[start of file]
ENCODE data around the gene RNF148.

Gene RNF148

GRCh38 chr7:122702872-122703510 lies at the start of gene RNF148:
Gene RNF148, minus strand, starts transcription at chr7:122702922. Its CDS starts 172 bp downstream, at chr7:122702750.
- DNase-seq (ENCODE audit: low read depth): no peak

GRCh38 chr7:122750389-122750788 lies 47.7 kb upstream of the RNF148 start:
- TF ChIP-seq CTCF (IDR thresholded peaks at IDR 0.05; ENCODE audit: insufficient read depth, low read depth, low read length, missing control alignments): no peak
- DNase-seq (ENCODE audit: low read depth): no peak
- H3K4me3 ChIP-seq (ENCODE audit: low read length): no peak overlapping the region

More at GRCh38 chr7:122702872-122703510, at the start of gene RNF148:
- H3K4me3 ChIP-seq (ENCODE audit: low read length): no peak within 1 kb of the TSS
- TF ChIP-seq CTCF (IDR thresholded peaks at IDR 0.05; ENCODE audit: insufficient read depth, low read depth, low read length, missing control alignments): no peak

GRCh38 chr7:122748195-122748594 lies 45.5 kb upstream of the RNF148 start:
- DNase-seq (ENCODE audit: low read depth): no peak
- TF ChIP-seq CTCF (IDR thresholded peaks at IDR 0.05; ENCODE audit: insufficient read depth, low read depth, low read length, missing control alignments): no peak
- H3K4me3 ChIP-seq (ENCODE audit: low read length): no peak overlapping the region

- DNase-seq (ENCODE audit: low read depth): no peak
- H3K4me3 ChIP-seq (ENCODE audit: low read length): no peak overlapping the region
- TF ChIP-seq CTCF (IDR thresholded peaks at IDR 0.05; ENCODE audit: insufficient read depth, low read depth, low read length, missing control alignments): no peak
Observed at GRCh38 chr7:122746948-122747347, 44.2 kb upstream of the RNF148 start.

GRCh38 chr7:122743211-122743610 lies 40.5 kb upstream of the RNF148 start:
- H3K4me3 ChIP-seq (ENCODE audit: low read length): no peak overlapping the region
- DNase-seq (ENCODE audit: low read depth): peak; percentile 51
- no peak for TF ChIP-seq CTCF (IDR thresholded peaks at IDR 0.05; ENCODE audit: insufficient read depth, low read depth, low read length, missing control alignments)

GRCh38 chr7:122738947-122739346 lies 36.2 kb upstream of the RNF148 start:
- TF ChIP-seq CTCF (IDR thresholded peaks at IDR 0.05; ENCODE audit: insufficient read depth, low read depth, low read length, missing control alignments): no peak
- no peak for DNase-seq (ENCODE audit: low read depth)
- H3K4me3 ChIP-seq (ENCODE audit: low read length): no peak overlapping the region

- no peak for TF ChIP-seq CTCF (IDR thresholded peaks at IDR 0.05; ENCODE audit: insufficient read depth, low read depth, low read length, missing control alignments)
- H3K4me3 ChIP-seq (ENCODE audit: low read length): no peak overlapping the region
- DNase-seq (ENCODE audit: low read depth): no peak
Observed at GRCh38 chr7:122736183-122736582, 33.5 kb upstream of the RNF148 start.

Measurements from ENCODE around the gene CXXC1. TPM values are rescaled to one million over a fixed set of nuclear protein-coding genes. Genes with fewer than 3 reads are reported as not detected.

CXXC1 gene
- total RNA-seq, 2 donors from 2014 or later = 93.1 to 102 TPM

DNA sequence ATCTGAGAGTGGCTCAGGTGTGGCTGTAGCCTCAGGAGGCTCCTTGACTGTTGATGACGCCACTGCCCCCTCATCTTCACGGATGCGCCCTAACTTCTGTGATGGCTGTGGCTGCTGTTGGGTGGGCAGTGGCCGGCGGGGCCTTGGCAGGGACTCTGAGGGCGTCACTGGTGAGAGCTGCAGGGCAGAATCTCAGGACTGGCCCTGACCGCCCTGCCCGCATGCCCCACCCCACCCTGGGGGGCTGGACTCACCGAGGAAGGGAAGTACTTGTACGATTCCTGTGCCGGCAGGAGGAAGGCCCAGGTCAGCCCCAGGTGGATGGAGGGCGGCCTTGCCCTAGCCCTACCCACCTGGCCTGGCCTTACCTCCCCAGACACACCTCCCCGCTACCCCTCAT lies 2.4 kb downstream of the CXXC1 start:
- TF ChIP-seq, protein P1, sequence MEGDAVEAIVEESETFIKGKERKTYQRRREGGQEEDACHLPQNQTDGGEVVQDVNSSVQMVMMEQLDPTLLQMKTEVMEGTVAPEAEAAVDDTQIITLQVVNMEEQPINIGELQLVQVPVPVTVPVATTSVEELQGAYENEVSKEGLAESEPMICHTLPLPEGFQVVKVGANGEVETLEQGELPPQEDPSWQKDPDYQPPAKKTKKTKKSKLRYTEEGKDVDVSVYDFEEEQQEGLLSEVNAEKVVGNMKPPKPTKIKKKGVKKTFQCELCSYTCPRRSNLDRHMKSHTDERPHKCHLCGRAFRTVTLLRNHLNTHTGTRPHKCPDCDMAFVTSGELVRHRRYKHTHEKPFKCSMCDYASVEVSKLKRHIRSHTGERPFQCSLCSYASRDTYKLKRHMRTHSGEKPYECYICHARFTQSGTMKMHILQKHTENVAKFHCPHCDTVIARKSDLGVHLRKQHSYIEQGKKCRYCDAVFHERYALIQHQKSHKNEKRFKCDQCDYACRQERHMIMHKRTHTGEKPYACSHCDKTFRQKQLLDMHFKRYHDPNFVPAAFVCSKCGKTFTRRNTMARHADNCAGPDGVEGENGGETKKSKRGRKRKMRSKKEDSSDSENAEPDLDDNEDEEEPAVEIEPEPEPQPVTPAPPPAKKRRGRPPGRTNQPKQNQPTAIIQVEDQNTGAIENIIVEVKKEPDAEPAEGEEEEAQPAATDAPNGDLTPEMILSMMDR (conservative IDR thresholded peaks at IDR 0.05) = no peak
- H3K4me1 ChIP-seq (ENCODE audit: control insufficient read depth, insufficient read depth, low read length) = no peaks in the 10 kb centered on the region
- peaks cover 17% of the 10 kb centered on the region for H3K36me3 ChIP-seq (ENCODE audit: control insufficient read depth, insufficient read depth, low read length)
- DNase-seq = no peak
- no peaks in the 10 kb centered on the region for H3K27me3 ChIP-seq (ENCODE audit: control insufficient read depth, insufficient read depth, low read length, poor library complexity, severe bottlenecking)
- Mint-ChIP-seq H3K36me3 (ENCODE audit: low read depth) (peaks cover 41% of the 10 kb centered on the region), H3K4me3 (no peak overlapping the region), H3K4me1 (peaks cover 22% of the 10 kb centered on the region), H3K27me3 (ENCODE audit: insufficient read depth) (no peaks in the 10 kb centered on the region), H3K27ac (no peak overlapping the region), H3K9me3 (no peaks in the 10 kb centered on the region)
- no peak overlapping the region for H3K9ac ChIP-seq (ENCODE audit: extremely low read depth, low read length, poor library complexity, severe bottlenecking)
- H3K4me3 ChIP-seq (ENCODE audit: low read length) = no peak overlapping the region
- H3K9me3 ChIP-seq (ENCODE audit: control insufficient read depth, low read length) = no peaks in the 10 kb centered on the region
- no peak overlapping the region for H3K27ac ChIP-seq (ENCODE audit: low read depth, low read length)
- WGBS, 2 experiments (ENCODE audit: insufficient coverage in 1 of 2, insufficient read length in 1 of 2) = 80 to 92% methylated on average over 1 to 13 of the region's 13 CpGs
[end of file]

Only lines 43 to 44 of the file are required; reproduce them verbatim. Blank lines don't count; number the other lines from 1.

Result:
- no peak overlapping the region for H3K9ac ChIP-seq (ENCODE audit: extremely low read depth, low read length, poor library complexity, severe bottlenecking)
- H3K4me3 ChIP-seq (ENCODE audit: low read length) = no peak overlapping the region